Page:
'Every Child Is an Artist': Sydney Picasso Pays a Visit to Pilot School
Pablo Picasso's daughter-in-law spoke to students about the importance of art.
Courtesy of Pilot School
After studying the work of famed Spanish artist Pablo Picasso for most the school year, the 150 students of Pilot School in Wilmington got a special treat on Friday, May 18—a visit from his daughter-in-law Sydney Picasso.
Sydney Picasso, an author, critic and artist, spoke about the importance of art in school and in everyday life. She stressed that art is “about transformation.”
“You have to dare to do it,” she said.
Picasso, one of the most influential artists of the 20th century, experimented relentlessly with style and technique in his painting and sculptures. His example is a good one for Pilot students, said school director Alexandra Kokkoris, because “he shows that there is no one way.”
Nor is there one way for Pilot students. The school provides a learning environment tailored to elementary school-aged children with language-based learning differences who would otherwise struggle in a traditional school. At Pilot they benefit from classes of six students who each receive individualized attention.
“Many of our students—like many artists—don’t always fit neatly into a box,” Kokkoris said. “They are unconventional learners with unique talents, struggles, skill sets and gifts.”
“Art is a different way of looking, a different way of seeing. Artists are different in many ways,” said Sam Sweet, CEO and executive director of Delaware Art Museum, who interviewed Ms. Picasso in the school amphitheater before the audience of students, teachers, staff and board members. “An artist will see something that other people don’t. That’s a real gift.”
The amphitheater was decorated gallery-style with student works inspired by the artist. As Sweet and Ms. Picasso spoke, a small group of students assembled a Picasso-style face that will be on display through the month. Each component resulted from a collaboration of all the students.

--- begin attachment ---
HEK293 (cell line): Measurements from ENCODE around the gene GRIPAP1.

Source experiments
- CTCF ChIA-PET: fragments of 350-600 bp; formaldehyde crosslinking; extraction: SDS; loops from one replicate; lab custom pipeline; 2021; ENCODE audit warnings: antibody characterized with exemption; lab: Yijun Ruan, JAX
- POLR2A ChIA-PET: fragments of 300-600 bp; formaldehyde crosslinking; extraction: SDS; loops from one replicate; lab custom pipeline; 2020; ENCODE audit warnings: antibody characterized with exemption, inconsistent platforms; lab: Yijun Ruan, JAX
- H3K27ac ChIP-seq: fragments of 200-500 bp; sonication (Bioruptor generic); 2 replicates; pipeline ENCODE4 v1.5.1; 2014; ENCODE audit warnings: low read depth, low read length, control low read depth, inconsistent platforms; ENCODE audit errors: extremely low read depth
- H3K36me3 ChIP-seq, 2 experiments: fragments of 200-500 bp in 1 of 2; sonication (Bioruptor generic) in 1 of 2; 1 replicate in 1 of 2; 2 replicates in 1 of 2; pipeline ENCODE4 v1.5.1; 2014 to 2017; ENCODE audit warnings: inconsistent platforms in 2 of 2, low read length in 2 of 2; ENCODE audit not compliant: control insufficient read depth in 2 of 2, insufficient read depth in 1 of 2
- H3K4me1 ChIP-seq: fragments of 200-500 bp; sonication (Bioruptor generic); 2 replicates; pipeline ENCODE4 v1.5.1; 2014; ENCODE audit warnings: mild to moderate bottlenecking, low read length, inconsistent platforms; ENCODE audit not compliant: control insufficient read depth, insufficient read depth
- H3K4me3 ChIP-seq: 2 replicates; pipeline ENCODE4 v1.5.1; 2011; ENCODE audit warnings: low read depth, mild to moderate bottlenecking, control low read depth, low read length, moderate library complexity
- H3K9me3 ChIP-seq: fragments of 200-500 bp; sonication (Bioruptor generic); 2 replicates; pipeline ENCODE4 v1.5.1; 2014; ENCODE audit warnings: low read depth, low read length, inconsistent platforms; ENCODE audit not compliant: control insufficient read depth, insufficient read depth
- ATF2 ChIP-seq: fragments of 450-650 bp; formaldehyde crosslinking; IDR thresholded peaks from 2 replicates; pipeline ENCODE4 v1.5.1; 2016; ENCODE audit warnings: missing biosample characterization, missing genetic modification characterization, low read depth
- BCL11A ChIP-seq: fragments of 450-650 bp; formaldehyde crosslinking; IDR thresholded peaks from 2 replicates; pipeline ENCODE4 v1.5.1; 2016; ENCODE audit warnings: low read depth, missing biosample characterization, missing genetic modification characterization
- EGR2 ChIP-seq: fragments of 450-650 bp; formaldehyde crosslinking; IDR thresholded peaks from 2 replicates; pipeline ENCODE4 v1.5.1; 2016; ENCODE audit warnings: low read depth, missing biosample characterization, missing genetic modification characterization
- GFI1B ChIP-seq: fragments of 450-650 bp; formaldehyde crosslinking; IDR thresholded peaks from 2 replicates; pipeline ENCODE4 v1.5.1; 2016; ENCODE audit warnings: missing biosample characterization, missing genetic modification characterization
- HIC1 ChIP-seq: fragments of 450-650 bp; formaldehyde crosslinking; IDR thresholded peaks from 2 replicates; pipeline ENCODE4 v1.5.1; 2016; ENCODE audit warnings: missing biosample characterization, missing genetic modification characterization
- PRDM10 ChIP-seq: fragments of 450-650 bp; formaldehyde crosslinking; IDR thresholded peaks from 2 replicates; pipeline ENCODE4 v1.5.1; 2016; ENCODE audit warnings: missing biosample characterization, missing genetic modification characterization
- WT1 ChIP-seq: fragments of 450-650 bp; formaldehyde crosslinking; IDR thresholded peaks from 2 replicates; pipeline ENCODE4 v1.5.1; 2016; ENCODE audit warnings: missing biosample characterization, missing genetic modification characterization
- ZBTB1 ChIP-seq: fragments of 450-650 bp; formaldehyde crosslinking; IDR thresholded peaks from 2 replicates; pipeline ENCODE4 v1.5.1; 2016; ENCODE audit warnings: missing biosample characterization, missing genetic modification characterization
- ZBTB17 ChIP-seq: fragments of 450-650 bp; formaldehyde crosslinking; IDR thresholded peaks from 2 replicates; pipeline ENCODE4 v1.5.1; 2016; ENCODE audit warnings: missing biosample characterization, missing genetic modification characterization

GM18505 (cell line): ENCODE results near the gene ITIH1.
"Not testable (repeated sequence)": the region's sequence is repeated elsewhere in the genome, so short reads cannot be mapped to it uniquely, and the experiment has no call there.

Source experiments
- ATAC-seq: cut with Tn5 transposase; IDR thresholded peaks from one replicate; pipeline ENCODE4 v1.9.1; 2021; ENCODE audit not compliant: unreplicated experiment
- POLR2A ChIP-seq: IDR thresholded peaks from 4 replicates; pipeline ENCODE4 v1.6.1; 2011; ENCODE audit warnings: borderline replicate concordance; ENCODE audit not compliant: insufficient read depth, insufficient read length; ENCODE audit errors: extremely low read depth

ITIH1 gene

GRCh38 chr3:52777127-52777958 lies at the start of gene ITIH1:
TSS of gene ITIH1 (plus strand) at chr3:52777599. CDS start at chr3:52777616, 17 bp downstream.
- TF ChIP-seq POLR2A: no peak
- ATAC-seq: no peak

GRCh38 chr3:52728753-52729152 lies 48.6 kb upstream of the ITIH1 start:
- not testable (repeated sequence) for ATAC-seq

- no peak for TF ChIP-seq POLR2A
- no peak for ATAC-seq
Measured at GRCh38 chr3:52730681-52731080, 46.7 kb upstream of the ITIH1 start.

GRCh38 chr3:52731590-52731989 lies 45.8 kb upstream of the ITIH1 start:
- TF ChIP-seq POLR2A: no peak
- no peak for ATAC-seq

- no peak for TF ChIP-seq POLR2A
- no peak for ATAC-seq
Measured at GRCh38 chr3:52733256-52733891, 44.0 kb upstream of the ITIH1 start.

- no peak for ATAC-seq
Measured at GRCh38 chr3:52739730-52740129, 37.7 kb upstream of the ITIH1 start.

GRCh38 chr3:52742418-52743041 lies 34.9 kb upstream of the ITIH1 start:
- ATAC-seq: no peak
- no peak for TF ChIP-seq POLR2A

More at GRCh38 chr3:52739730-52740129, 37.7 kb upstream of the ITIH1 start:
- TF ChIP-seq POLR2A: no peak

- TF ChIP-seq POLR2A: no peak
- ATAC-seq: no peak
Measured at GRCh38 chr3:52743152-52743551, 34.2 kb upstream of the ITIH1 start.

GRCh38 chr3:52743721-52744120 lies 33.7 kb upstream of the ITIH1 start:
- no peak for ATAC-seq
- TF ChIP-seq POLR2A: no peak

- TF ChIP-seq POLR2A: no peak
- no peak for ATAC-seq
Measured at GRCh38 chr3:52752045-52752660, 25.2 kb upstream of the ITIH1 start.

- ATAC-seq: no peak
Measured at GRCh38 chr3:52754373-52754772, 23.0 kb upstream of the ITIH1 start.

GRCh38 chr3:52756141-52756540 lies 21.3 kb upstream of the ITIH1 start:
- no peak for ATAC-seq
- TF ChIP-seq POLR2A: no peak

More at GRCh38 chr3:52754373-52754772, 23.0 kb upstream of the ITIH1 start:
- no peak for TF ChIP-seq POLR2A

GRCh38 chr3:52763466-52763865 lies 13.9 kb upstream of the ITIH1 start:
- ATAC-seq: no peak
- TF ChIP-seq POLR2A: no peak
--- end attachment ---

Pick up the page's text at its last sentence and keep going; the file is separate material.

Ms. Picasso spent her childhood in Wilmington, where she attended Mrs. Tatnall’s School, predecessor of Tatnall School. At Mrs. Tatnall’s she was taught about art from local artist Bernie Felcher, who introduced her to the Philadelphia Museum of Art. She later moved to Paris to further her studies.
Picasso still lives in Paris. She is a board member of the Royal Drawing School, the International Councils of the Tate Modern and the Museum of Modern Art in New York, and a trustee of the China Art Foundation. She spoke about the critical nature of art in education, not only to nurture a child’s natural curiosity, but as a means of helping them develop academically.
“Art clearly helps to cultivate a child’s creativity, but it also strengthens their problem-solving skills, teaches them both how to collaborate and work individually, helps them maintain focus and often gives them confidence—all of which are incredibly important life skills,” said Picasso.
“Pablo had a famous saying: ‘Every child is an artist. The problem is how to remain an artist once he grows up.’ My hope is that these incredibly talented and engaged students will keep those artistic embers alive, and continue to create and explore for years to come.”